Filed Under Geek on 2006-10-06, 23:30
The last week or so my internet connection has been going down seemingly randomly. It’ll go down for awhile and then come back just like normal. What made it odd was that a friend in Texas (I’m in Chicago) was also going down at the same times. After 3 or 4 “coincidences” we decided this wasn’t normal. After narrowing down the similarities, we started looking at our routers, both Linksys WRT54G running the hacked DD-WRT firmware. While it wasn’t a problem with a router, this focused my attention to where I would find the necessary clues.
The next time I lost my connection I noticed the led on my WRT54G router for “Internet” blinking like crazy, indicating a large amount of traffic. I couldn’t even access the router across my lan. I unplugged the router from the cable modem and instantly got access to the web interface. Plugged it back in, no access. Plugged directly into the cable modem with my desktop and got a solid connection again. Whatever is coming through doesn’t affect my Windows machine.
Logging is always good, so I downloaded Link Logger and setup DD-WRT to log to my desktop (see below for how-to) and waited. Sure enough I lost a connection about an hour later. Luckily all the evidence I needed was sitting in Link Logger.
Looks like someone from .se was trying to hammer on my ssh server with multiple machines. Since there are so many machines and so many attempts it was holding me down and not letting anything else through. A typical denial of service. So I unplugged the desktop from the router, plugged directly into the cable modem, power reset the modem to get a new dhcp lease, and started figuring out how to drop the ssh packets. I ssh’ed into DD-WRT while it was not plugged into the internet, and ran the following command line:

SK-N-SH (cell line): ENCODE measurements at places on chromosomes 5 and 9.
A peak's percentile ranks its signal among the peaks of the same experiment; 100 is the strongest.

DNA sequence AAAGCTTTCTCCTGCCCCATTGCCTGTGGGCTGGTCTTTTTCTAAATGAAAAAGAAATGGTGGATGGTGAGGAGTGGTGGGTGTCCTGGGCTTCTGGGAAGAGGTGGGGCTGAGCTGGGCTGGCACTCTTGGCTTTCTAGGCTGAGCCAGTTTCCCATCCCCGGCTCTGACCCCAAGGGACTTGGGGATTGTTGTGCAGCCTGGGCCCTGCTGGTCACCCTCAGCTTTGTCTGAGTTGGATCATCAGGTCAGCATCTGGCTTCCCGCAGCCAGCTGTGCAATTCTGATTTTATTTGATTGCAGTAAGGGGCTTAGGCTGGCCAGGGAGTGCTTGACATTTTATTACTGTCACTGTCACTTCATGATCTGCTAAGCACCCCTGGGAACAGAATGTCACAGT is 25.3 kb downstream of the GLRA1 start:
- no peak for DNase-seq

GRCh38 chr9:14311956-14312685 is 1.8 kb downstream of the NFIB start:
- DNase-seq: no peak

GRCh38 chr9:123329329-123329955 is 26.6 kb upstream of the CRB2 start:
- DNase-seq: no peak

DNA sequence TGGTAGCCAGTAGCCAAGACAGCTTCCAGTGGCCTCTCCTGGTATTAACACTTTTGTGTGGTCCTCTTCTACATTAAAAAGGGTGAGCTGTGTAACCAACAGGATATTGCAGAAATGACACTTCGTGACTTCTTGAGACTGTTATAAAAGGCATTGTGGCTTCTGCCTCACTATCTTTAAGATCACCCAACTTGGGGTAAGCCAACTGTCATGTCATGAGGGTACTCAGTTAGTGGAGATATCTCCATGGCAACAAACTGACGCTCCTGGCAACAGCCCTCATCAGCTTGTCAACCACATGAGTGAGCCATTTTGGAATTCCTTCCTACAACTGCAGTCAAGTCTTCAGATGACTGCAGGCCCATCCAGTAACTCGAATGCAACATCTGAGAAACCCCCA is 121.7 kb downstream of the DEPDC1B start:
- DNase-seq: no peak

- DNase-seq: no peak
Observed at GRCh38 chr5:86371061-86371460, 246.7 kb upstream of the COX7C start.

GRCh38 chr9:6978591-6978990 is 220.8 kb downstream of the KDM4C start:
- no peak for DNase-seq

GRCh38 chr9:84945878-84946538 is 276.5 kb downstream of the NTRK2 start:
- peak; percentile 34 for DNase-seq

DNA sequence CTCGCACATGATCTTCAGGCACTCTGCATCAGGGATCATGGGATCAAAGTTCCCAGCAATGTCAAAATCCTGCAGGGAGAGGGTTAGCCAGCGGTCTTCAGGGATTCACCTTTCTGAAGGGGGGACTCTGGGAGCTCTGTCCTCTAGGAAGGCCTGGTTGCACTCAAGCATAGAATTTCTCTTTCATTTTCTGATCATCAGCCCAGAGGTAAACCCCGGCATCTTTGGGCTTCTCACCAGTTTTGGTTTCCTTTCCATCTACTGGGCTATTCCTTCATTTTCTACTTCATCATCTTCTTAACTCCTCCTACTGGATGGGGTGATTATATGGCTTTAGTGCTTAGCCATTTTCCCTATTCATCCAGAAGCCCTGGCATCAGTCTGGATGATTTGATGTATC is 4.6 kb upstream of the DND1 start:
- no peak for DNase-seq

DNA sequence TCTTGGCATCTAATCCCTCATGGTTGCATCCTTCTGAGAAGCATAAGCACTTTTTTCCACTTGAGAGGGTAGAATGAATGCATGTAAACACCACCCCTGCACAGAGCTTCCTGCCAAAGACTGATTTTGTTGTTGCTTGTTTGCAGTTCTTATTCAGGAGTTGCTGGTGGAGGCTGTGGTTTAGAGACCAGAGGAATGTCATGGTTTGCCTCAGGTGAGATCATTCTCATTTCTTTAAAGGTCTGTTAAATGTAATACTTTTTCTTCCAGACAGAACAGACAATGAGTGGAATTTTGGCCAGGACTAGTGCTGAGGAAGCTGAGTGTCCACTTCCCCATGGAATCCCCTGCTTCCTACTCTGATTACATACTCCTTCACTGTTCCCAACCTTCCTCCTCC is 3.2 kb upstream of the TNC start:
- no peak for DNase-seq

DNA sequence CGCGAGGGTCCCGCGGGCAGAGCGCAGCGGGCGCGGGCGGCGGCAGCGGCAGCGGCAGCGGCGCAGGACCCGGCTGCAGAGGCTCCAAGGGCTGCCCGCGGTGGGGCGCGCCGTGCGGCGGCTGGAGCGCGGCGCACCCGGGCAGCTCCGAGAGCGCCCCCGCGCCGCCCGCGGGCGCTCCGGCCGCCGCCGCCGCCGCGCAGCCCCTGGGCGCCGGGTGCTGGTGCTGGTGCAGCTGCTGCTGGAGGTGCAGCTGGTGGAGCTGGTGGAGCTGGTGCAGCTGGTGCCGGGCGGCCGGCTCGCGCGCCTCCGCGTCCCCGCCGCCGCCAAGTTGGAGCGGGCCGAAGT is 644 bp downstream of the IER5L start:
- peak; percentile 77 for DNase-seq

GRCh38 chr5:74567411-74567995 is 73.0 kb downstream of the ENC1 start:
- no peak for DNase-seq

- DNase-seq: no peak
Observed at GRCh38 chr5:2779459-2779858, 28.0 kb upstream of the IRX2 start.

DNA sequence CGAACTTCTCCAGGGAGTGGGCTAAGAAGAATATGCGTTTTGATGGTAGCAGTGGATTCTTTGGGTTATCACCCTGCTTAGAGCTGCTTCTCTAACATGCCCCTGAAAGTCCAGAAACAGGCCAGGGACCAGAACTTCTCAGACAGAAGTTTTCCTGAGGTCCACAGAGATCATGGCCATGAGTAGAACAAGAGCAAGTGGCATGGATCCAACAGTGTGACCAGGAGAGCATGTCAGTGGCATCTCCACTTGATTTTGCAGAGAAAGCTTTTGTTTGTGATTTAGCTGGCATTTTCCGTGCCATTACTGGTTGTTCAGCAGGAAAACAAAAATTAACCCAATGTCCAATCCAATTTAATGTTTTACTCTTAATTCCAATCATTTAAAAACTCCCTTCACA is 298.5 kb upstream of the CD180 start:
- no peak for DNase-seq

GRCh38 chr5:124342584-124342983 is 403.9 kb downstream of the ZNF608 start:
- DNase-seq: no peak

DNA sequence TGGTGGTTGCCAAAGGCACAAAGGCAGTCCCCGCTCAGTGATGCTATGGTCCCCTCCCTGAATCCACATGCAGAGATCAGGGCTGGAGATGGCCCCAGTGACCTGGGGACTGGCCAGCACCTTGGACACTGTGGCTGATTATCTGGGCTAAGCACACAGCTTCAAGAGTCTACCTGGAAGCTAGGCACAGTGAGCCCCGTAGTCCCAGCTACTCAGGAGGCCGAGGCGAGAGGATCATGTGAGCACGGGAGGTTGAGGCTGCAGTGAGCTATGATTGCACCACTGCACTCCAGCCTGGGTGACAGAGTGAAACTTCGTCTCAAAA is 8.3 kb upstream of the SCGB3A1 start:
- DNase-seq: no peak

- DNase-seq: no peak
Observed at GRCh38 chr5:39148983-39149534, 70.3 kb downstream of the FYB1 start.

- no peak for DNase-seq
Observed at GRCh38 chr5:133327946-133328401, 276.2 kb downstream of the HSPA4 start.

iptables -A INPUT --source 126.96.36.199/24 -j DROP
(This will block all incoming traffic from 213.114.179.*)
Of course when I plugged back in, he was no longer hammering, and I didn’t get a chance to test it. I dropped into the DD-WRT web interface, under Administration->Diagnostics and added the iptables command so it will run on startup. This way when I reboot the router it will still have that rule. Let’s hope that stops this mess.
While discussing this with my friend in Texas, we realized the true link between us and these Swedes was not our router, but rather our use of DynDNS. DynDNS is a quick (free) way to get an easy to remember domain that resolves to your home connection. We both have *.homeip.net addresses. I’d be willing to bet these wankers were just scanning for people with homeip.net addresses. Another clue to this was the fact that the attacks were still occurring with IP changes. DD-WRT has an option to automatically update your DynDNS name when your IP changes.
IP Addresses logged: (I wasn’t able to capture all of them as the Trial version of Link Logger doesn’t save them)
All of these resolve to *.cust.bredbandsbolaget.se.
How to log from your router
(This applies to DD-WRT v23 SP1 final)
- Log into the web interface for DD-WRT and go to Administration->Services
- Scroll down and enable “System Log”
- Save Settings
- Scroll back down and provide the IP address of the machine you want to log to.
- Save Settings
- Go to the Administration->Log tab
- Enable the Log, set the Log Level to High, and everything to On (this way everything gets logged)
- Save Settings
- Download and install Link Logger
- Point it to your router’s IP if necessary (Edit menu->Setup->Router Tab)